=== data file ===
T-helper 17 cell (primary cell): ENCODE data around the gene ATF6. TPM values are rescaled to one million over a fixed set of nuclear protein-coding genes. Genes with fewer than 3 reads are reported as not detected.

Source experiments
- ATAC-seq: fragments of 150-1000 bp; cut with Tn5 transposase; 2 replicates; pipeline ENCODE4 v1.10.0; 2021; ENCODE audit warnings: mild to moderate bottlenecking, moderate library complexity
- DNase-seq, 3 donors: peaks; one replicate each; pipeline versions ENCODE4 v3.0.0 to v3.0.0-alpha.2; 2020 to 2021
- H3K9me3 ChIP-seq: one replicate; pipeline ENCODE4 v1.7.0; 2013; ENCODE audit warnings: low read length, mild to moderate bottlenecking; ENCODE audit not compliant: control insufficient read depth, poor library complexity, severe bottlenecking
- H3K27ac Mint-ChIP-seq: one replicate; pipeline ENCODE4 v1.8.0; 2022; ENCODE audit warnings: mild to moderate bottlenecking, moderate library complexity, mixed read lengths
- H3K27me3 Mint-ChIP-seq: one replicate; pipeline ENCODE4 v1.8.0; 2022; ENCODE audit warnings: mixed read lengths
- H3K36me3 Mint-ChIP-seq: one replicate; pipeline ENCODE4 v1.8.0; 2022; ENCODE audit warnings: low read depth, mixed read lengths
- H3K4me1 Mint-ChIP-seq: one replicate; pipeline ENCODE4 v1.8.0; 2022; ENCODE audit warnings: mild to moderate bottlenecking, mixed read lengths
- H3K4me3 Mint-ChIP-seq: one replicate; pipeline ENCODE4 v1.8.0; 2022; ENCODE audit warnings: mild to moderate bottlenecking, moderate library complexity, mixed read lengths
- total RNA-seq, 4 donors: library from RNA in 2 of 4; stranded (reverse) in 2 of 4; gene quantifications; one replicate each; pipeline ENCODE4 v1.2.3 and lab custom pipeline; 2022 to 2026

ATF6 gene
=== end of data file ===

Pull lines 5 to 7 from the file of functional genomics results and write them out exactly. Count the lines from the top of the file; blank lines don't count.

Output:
- H3K9me3 ChIP-seq: one replicate; pipeline ENCODE4 v1.7.0; 2013; ENCODE audit warnings: low read length, mild to moderate bottlenecking; ENCODE audit not compliant: control insufficient read depth, poor library complexity, severe bottlenecking
- H3K27ac Mint-ChIP-seq: one replicate; pipeline ENCODE4 v1.8.0; 2022; ENCODE audit warnings: mild to moderate bottlenecking, moderate library complexity, mixed read lengths
- H3K27me3 Mint-ChIP-seq: one replicate; pipeline ENCODE4 v1.8.0; 2022; ENCODE audit warnings: mixed read lengths